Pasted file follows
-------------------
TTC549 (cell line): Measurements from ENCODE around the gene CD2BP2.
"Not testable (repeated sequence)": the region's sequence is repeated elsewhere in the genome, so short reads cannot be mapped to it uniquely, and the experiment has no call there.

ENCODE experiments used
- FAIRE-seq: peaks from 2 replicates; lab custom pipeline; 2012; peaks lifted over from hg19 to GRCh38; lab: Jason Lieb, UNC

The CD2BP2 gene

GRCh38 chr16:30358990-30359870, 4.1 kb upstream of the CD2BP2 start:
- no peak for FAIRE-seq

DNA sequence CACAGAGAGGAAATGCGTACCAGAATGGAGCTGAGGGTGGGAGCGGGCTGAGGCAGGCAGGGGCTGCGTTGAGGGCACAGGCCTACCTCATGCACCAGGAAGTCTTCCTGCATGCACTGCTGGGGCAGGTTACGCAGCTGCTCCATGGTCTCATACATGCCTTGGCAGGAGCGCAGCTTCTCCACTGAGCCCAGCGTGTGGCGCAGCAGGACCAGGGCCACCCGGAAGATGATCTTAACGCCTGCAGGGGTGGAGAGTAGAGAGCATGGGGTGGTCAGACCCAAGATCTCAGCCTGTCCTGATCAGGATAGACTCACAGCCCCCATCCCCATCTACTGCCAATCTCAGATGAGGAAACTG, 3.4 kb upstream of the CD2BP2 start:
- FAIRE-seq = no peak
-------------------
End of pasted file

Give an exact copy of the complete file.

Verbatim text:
TTC549 (cell line): Measurements from ENCODE around the gene CD2BP2.
"Not testable (repeated sequence)": the region's sequence is repeated elsewhere in the genome, so short reads cannot be mapped to it uniquely, and the experiment has no call there.

ENCODE experiments used
- FAIRE-seq: peaks from 2 replicates; lab custom pipeline; 2012; peaks lifted over from hg19 to GRCh38; lab: Jason Lieb, UNC

The CD2BP2 gene

GRCh38 chr16:30358990-30359870, 4.1 kb upstream of the CD2BP2 start:
- no peak for FAIRE-seq

DNA sequence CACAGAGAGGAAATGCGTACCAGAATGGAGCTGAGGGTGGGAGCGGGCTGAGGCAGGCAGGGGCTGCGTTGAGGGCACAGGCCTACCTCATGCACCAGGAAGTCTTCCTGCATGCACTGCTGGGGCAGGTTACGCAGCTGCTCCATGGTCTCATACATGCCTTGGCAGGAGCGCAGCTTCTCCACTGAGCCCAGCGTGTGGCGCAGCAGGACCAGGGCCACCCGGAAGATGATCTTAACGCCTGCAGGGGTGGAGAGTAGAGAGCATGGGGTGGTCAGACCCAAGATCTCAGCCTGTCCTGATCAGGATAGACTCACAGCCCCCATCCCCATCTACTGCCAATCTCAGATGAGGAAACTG, 3.4 kb upstream of the CD2BP2 start:
- FAIRE-seq = no peak